Israel has long been a world leader in water desalination. Increasingly, Israel is also being recognized for its cutting-edge solar technology. But the "Startup Nation" is just getting started when it comes to cleantech.
"Israel is blessed with a very high concentration of folks who are capable, experienced, knowledgeable, and daring enough to start something new," said Meir Ukeles, a partner at Israel Cleantech Ventures (ICV), the country's leading cleantech venture capital firm. In Israel, "in the areas of water, energy, and environmental technologies... there [are] very significant foundations and roots to technology capabilities and innovation."
According to the United Nations, Israel recycles a significantly greater percentage of its wastewater (70 percent) than any other country. Spain (12 percent) is the next most efficient. IDE Technologies, an Israeli developer of desalination plants and equipment, is a global leader. According to Deloitte, ICV-backed AqWise, an Israeli provider of wastewater treatment solutions, was one of the 30 fastest growing technology companies in Europe, the Middle East, and Africa during the past five years.
What prompted – and continues to prompt – Israeli innovation in the water sector? Scarcity.
"Water has been very strong in Israel for many years," said Gary Gannot, a partner at Genesis Partners, a leading Israeli venture capital firm focused on the technology sector. "Lacking water, Israel has put a lot of effort into developing water desalination [and] purification."
Conversely, Israel has plenty of sun. "It is a very sun-rich country," said Ukeles. "From the early days there have been [Israeli] efforts at various times in industry but consistently in academia to develop innovative capabilities in the field of solar energy."
As a result, Israel is now a hotbed of solar innovation. In Israel, Zenith Solar is pioneering concentrated solar, 3GSolar is developing third generation dye solar cell PV modules, and ICV-backed Pythagoras Solar is working on innovative optically enhanced solar platforms for Building Integrated Photovoltaic systems. Israel's solar innovations have not gone unnoticed. In October, Siemens purchased Israel's Solel, a market leader in solar thermal power.
The list of Israeli energy startups goes on and on. In the past three years, the number of Israeli cleantech companies and projects has increased more than fivefold.
"When we launched [Israel Cleantech Ventures in 2006], we profiled about 150 projects or companies in the country in cleantech. Today, our database is up to 800 companies," said Ukeles. "The pace of activity in Israel was good and it has picked up to be exceptional."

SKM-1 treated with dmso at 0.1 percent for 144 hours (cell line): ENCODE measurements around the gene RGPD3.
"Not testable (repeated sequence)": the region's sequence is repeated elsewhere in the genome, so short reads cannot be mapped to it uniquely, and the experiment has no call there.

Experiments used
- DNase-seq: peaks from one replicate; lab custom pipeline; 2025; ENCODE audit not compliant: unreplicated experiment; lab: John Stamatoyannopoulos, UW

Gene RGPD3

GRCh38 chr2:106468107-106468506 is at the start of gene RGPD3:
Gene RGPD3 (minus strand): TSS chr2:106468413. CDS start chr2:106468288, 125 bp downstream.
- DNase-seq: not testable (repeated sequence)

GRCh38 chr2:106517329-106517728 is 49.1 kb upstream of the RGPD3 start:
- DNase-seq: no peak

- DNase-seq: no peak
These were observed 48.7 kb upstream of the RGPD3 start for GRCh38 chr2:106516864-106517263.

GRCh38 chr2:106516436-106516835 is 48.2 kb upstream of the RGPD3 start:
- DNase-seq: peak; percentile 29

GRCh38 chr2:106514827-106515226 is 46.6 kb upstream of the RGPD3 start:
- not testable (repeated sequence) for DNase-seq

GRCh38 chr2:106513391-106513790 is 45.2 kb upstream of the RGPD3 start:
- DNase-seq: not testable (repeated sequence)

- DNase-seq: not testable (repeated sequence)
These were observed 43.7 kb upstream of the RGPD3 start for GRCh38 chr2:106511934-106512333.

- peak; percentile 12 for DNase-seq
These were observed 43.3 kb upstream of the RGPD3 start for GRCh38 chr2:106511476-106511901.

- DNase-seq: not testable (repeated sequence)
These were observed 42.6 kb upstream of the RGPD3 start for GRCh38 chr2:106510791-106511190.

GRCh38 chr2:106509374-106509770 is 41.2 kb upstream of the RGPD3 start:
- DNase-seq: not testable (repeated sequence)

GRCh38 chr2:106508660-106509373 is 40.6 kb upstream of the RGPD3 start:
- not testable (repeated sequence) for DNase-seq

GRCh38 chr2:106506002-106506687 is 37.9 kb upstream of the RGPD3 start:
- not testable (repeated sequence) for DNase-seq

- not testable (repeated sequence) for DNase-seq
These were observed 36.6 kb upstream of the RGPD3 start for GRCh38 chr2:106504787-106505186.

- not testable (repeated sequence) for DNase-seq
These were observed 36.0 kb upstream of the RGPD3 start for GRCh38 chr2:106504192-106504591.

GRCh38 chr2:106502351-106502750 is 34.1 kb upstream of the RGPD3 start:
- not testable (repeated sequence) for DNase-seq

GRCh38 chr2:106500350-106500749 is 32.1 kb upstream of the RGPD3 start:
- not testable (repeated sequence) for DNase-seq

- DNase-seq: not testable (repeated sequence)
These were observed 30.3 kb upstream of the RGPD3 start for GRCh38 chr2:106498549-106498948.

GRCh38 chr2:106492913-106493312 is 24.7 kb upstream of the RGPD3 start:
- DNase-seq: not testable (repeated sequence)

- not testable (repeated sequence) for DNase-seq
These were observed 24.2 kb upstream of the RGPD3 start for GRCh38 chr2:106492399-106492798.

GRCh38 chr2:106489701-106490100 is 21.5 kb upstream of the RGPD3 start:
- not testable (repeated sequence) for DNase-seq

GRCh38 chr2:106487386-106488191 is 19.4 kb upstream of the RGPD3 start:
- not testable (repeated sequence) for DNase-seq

If Israel's track record in producing thriving information and communications technology companies is any guide, many of Israel's cleantech startups will succeed. As Dan Senor and Saul Singer notes in "Startup Nation: The Story of Israel's Economic Miracle" that Israel lists more companies on the tech-heavy Nasdaq than all of Europe, Japan, Korea, India, and China combined. Senor and Signer credit the military with helping Israelis develop the technical, teamwork, and problem-solving skills that enable successful entrepreneurship. These days, Israeli military veterans are excited about cleantech.
"You can tell what the new technological developments are going to be if you look at where people who came out of defense are in the technology space. I've seen these people move into the Ethernet world, then electronics, then IT and now into renewables and energy efficiency," said Craig Kugler, the former Director General of Israel's Ministry of National Infrastructures, at an early December forum at MIT sponsored by the Boston-Israel Cleantech Alliance.
For example, the management team of Genesis Partners-backed SolarEdge "left the military as a group and started a company," said Gannot. In October, General Electric invested in SolarEdge, recognizing the company's progress in increasing the efficiency of solar power systems.
The Israeli government's support for cleantech provides yet another reason to be bullish on the nation's cleantech future. For years, the government has supported cleantech innovation through its Office of the Chief Scientist and its Binational Industrial Research and Development (BIRD) effort with the United States Department of Energy. In late November, for example, ICV-backed Tigo Energy and California-based Architectural Glass and Aluminum Co. received a BIRD Energy grant to support their joint development of a BIPV system.
Earlier this year, the Israeli government went a step beyond direct investment in new cleantech technologies. It set a target of having 10 percent of the country's electricity come from renewable energy sources by 2020. To meet the target, Israel would have to add thousands of megawatts in renewable energy capacity, creating a domestic market and opportunity for Israel's cleantech startups.
Yoni Cohen is a currently pursuing a joint degree at Wharton School of Business and Yale Law School. He formerly worked for Fox Sports, among other jobs.
Photo via SolarEdge.